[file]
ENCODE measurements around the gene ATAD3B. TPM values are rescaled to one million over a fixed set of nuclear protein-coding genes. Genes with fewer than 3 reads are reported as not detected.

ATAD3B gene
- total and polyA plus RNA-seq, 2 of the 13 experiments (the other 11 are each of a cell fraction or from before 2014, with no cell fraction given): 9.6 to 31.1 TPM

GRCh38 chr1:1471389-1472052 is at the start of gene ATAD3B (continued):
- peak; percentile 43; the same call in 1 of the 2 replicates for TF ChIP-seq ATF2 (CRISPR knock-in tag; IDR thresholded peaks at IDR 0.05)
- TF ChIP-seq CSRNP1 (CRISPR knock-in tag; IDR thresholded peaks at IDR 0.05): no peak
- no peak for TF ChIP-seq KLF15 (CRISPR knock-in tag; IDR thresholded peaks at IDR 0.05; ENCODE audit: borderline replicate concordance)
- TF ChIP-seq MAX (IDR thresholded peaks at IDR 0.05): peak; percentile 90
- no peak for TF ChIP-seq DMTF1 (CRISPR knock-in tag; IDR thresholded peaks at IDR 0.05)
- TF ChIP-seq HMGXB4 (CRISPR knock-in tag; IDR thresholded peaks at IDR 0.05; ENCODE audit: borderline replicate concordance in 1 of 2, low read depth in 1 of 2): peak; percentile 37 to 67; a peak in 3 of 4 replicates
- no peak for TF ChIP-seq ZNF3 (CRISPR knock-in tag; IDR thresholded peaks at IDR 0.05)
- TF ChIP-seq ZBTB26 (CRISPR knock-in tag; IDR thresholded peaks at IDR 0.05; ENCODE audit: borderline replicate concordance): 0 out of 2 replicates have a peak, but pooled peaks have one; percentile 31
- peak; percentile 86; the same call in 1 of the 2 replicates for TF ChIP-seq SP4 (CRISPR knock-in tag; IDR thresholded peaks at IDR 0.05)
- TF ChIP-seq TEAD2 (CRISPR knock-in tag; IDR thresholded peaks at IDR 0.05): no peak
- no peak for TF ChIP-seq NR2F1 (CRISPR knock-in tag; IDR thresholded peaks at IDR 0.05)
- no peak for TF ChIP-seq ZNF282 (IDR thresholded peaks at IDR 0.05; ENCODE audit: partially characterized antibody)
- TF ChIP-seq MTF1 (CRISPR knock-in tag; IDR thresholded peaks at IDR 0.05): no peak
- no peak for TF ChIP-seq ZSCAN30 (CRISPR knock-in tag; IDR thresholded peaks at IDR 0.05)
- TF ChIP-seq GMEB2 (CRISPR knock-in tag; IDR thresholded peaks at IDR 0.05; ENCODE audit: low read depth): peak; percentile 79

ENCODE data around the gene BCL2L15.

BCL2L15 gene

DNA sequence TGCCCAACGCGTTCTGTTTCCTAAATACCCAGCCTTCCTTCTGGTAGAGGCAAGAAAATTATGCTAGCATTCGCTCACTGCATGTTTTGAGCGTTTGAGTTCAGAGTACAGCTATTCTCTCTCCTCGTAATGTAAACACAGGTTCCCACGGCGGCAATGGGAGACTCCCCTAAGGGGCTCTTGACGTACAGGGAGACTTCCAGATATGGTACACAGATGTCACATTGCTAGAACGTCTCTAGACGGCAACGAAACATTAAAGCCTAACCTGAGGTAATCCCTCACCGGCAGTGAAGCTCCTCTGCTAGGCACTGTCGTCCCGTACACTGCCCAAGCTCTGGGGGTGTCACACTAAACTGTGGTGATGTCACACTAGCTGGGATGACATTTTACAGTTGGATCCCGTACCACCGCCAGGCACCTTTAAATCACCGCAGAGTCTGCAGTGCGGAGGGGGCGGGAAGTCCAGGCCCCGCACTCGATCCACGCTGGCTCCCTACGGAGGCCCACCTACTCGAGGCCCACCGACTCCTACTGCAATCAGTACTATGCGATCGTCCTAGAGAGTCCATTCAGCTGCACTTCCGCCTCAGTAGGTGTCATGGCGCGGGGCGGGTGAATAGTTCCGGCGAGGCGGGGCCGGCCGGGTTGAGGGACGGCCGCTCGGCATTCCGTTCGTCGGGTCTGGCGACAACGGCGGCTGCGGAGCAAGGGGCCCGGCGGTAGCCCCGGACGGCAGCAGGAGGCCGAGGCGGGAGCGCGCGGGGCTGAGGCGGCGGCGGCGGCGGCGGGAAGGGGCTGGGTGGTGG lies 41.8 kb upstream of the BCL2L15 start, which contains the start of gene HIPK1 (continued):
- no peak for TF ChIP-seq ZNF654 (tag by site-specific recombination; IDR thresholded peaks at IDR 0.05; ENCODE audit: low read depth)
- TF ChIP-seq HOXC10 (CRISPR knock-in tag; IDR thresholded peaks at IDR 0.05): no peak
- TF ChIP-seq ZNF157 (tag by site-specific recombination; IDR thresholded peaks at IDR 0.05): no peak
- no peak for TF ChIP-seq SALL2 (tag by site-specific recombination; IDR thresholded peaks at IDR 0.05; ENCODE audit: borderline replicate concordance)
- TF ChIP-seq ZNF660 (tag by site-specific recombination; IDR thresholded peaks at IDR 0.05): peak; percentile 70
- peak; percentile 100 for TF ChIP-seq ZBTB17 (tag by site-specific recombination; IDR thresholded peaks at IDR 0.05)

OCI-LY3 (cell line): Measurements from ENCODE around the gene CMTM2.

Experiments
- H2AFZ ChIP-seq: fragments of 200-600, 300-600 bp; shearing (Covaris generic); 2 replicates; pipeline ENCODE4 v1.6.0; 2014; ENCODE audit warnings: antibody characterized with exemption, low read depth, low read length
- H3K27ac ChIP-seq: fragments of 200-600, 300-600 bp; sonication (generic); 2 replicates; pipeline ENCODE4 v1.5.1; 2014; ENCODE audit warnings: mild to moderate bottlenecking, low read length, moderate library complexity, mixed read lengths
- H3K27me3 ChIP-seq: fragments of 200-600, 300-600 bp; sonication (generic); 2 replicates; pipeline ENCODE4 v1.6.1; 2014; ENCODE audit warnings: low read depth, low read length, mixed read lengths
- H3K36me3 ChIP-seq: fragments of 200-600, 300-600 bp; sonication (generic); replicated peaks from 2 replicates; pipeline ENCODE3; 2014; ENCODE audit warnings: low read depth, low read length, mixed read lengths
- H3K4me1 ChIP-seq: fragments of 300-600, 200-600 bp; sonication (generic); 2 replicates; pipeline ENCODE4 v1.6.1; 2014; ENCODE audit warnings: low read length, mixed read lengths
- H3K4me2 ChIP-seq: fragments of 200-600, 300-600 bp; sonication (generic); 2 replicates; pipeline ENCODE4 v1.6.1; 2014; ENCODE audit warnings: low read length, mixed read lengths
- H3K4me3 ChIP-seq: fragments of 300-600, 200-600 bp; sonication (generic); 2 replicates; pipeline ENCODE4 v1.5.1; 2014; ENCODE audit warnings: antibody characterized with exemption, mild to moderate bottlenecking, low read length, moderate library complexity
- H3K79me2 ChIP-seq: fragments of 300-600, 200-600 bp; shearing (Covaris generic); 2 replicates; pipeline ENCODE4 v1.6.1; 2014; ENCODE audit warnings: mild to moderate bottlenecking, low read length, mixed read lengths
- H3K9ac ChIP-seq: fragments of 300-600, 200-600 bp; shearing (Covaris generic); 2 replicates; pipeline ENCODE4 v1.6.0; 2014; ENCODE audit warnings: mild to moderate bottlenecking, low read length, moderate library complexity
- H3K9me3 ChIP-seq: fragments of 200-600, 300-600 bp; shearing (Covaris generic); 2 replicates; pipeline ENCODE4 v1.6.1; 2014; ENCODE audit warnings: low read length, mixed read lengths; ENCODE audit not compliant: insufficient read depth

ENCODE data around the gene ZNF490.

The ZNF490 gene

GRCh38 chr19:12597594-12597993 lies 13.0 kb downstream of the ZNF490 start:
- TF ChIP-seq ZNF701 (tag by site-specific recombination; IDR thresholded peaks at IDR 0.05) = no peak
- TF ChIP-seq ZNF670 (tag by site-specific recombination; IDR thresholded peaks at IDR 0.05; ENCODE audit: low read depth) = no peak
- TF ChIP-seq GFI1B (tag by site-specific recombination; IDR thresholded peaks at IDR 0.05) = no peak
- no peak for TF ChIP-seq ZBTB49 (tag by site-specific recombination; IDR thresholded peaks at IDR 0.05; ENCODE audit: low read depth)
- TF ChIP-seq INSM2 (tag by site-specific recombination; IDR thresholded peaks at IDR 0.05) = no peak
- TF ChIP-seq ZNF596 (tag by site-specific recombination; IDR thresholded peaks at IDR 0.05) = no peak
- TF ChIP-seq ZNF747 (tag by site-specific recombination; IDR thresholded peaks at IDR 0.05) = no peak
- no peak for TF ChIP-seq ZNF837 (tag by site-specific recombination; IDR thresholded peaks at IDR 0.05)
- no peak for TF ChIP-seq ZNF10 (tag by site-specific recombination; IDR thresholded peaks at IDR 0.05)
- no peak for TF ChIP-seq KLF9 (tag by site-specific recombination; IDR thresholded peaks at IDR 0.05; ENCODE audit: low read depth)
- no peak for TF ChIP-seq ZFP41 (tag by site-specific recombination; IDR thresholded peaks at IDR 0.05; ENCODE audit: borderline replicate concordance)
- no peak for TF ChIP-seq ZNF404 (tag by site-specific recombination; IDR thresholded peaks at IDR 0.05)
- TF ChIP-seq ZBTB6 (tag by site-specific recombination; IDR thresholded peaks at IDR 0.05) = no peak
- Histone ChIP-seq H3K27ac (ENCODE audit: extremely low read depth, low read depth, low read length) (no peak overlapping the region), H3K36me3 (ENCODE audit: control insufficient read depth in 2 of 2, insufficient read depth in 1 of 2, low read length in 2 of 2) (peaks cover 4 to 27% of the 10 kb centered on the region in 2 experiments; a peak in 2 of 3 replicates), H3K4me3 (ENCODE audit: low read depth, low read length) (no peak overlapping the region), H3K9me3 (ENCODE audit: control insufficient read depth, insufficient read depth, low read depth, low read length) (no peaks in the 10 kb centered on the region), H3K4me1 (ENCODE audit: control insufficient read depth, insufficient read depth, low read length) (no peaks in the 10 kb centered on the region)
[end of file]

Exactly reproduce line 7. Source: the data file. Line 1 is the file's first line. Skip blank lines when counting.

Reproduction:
- no peak for TF ChIP-seq KLF15 (CRISPR knock-in tag; IDR thresholded peaks at IDR 0.05; ENCODE audit: borderline replicate concordance)